In a historic decision, Pope Francis has appointed three women—two Italians and one Belgian—as consultants to the Congregation for the Doctrine of the Faith as part of his ongoing effort to give a greater role to women in the work of the Roman Curia offices, the central administration of the Catholic church.
The Vatican announced today, April 21, that Francis has named three women and two priests as consultants to the C.D.F. The three women are Dr. Linda Ghisoni, undersecretary for “the section for the lay faithful” in the Dicastery for Laity, Family and Life; Prof. Michelina Tenace, who teaches theology at the Pontifical Gregorian University in Rome; and Prof. Laetitia Calmeyn, who teaches theology at the Collège des Bernardins, Paris. The two priests are the Rev. Sergio Paolo Bonanni, who teaches theology at the Pontifical Gregorian University, and Manuel Jesús Arroba Conde, C.M.F., a Claretian and president of the Institute of Both Jurisdictions (civil and canon law) at the Lateran University in Rome.
All Vatican congregations and pontifical councils have consultants who are appointed by the pope. The role of a consultant in the Roman Curia is to give advice or opinions on questions that need to be resolved or to be studied. It is an advisory role, meant to give breadth and focus to a given question. Consultants have long played an important role in the C.D.F.; for example, they have often been called on to give their opinion on a book or an article written by theologians that may have raised questions of doctrine.
“Consultants are invaluable,” a senior Vatican official told America. Until Pope Francis departed from the tradition, consultants of the Vatican congregations have been men. In January 2017, Pope Francis appointed two women to the Congregation for Divine Worship and the Discipline of the Sacraments: Prof. Donna Orsuto (U.S.) who teaches at the Gregorian University and is also director of the Lay Centre at Foyer Unitas in Rome, and Dr. Valeria Trapani (Italy), who teaches in the Pontifical Theological Faculty of St. John the Evangelist in Palermo, Sicily.
In what L’Osservatore Romano called "a historic decision," this morning’s appointments mark the first time ever that women or laity have been appointed as consultants to the C.D.F., the oldest and most powerful of the nine Vatican congregations. Originally erected in 1542 by Pope Paul III to deal with cases of heresy and schism, its competence was redefined by John Paul II in 1998 “to promote and defend the doctrine of the faith and its traditions in all of the Catholic world.”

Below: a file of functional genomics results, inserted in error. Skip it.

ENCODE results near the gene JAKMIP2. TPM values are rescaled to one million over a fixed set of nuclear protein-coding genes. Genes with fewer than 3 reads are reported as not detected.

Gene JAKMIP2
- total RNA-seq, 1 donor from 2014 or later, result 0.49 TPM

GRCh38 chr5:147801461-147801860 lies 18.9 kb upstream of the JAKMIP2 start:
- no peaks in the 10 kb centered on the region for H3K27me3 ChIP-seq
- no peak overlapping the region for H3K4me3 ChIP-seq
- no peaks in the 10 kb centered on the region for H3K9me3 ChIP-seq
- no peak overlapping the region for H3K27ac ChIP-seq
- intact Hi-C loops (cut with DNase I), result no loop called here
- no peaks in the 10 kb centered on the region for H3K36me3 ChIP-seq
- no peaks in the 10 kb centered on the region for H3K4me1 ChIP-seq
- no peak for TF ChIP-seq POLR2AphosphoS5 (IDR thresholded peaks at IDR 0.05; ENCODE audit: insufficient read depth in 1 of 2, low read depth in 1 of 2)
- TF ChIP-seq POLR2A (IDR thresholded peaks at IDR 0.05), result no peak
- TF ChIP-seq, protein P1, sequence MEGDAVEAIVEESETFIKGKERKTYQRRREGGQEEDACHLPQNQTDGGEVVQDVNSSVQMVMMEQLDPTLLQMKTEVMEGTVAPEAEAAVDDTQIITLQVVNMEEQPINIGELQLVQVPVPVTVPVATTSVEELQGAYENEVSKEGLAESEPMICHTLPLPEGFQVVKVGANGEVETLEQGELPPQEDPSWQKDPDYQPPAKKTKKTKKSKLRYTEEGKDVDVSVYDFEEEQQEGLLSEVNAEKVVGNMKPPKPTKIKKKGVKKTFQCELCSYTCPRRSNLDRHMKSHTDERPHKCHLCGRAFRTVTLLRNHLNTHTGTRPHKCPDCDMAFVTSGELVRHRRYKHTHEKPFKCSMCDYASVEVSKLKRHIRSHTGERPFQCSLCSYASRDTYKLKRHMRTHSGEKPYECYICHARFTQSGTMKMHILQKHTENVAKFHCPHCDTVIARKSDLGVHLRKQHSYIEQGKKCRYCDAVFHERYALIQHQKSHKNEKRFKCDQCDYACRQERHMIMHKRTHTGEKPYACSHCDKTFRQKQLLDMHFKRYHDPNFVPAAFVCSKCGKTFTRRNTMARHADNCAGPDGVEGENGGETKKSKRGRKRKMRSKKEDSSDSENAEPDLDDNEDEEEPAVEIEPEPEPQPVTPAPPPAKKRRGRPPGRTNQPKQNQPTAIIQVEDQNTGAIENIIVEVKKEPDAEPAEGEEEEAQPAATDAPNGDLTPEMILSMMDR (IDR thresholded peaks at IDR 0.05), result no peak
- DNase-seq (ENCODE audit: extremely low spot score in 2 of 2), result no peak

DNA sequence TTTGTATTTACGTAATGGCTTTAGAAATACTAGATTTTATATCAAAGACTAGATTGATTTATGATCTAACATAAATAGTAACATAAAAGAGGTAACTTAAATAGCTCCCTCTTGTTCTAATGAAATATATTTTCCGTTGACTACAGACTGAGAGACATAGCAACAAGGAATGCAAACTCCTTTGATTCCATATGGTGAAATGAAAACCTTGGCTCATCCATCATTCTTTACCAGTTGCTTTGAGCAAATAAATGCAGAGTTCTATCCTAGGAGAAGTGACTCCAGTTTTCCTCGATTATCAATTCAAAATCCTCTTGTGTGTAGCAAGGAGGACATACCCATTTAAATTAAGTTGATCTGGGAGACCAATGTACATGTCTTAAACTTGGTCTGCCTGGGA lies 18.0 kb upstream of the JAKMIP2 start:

This morning’s appointments mark the first time ever that women or laity have been appointed as consultants to the C.D.F., the oldest and most powerful of the nine Vatican congregations.
Pope Francis had already appointed Dr. Linda Ghisoni, married and mother to two daughters, as undersecretary for the office for the laity of Dicastery for Laity, Family and Life on Nov. 7, 2017. Born in Piacenza in northern Italy in 1965, she graduated with degrees in philosophy and theology from Eberhard Karls University in Tubingen, Germany in 1991. She gained a doctorate in canon law from the Pontifical Gregorian University in 1990. As a lawyer, she has served in a wide range of roles both at the Vicariate of Rome and at the Tribunal of the Roman Rota, and before being appointed to the Vatican dicastery she was professor of canon law at the Pontifical Gregorian University.
Prof. Michelina Tenace, also appointed today, was born at San Marco in Lamis, Puglia, in southern Italy in 1954. She studied philosophy in Paris, obtained a degree in foreign literature at Rome’s La Sapienza University, and earned a doctorate in theology at the Pontifical Gregorian University, where she teaches fundamental theology and subjects related to anthropology and Oriental Christianity.
The third C.D.F. appointee, Laetitia Calmeyn, was born in Brussels, Belgium in 1975. A nurse who specialized in palliative medicine, she also gained degrees in theology at the Institut d’Etudes Théologiques in Brussels and a doctorate in theology at the Pontifical John Paul II Institute in Rome. She has taught theology at the Colleges des Bernardins, Paris, since 2009, and is a consecrated virgin of the Archdiocese of Paris.
Today’s appointments may seem minor, but they are nonetheless further noteworthy steps in ongoing efforts to make it possible for women’s voices to be heard in Vatican offices where decisions are made.